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Wednesday, October 1, 2014 | Last updated: 1:32pm


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Students head to inauguration to network, experience history




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Nic Clark, a political science senior, left, takes a look at the paper with his brother Kyle Clark, a human biology sophomore, before leaving Tuesday morning to drive down to Washington D.C. for the inauguration. Clark, who was an intern with the Obama campaign, formally known as the Campaign for Change, and eventually was in charge of voter registration. He went to D.C. with four coworkers a week before the inauguration. “The young people, the first time voters, they worked their assess off.” Clark said. “Everyone is completely jacked up about (the inauguration).”



MSU students will be scattered among the millions of people attending the inauguration — and each of them has their own reason for attending.

But whether they are going for business or fun, they will all have the chance to join in one of the nation’s largest celebrations.

Zoology senior Cara Callison, who is driving to the inauguration, said she just wanted to be a part of history, and this is one of the biggest events to happen during her lifetime.

Callison will travel with a friend and stay with her sister in Washington, D.C.

“She could have gotten $10,000 for the week for her house,” Callison said. “(But) she wanted to go to the inauguration, so I kind of talked her into it. I told her I’d come stay with her if she didn’t rent it out.”

Political science senior Nic Clark, who was an intern for Obama’s campaign, plans to experience the inauguration in a different way. In addition to attending the swearing-in ceremony and the nation’s first Youth Ball — both of which he has tickets for — he plans to make contacts for a future job.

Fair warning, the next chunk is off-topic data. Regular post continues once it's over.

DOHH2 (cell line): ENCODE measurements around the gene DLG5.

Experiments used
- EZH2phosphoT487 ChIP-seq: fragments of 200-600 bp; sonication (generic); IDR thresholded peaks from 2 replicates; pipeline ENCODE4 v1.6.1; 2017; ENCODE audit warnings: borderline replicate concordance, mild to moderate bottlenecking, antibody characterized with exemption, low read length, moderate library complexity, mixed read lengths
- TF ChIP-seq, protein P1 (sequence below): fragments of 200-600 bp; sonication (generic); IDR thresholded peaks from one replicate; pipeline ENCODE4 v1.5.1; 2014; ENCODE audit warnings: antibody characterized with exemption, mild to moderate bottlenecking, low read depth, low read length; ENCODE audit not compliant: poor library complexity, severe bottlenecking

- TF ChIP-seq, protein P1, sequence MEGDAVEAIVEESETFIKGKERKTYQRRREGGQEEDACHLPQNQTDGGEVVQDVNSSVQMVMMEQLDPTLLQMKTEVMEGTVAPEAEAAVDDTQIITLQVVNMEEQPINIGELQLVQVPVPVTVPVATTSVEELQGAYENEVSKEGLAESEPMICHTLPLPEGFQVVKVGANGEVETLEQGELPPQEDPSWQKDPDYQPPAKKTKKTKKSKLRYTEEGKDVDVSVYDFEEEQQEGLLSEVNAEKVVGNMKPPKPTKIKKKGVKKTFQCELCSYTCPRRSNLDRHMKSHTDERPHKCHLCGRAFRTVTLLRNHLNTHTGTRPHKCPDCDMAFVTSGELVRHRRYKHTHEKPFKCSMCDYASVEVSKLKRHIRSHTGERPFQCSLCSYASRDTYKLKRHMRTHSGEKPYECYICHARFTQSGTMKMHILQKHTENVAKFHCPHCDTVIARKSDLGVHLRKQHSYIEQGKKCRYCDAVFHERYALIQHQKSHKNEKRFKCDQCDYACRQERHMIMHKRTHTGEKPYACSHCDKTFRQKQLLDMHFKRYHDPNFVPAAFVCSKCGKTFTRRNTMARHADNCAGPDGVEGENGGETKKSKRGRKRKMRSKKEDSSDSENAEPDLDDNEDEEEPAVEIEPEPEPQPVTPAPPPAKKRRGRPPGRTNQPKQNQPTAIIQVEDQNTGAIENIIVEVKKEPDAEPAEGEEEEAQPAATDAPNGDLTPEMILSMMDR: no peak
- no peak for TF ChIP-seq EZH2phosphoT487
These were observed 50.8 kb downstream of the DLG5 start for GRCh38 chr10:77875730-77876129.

“It’s totally business,” he said. “We’re going to have a lot of fun at the balls, but we’re there to work. That’s kind of how it is in politics … (We’re) trying to make as many contacts, shake as many hands, as we can.”

Clark said he will bring his résumé with him and will look at apartments in Washington, D.C.

Urban and regional planning senior Mark O’Neall said he and his friends followed the news throughout the election season and had been discussing taking a road trip together. When they realized they’d be able to stay with his roommate’s sister in Washington they saw it as an opportunity.

“I’m missing a few important classes, but my professors have been surprisingly supportive,” he said.?“Both are just jealous that I’m getting to go.”

O’Neall said he and his friends don’t have any concrete plans in D.C., with the exception of getting up early to see the swearing-in ceremony.

Although the crowds for the inauguration are expected to be huge, Callison said she is excited just to be around so many people who are just as excited as her.

“Being in the crowd will be enough,” Callison said.

“Everyone’s going to be so pumped that it’s just going ?to be electricity — whether ?you can see anything or not, you can just feel it.”


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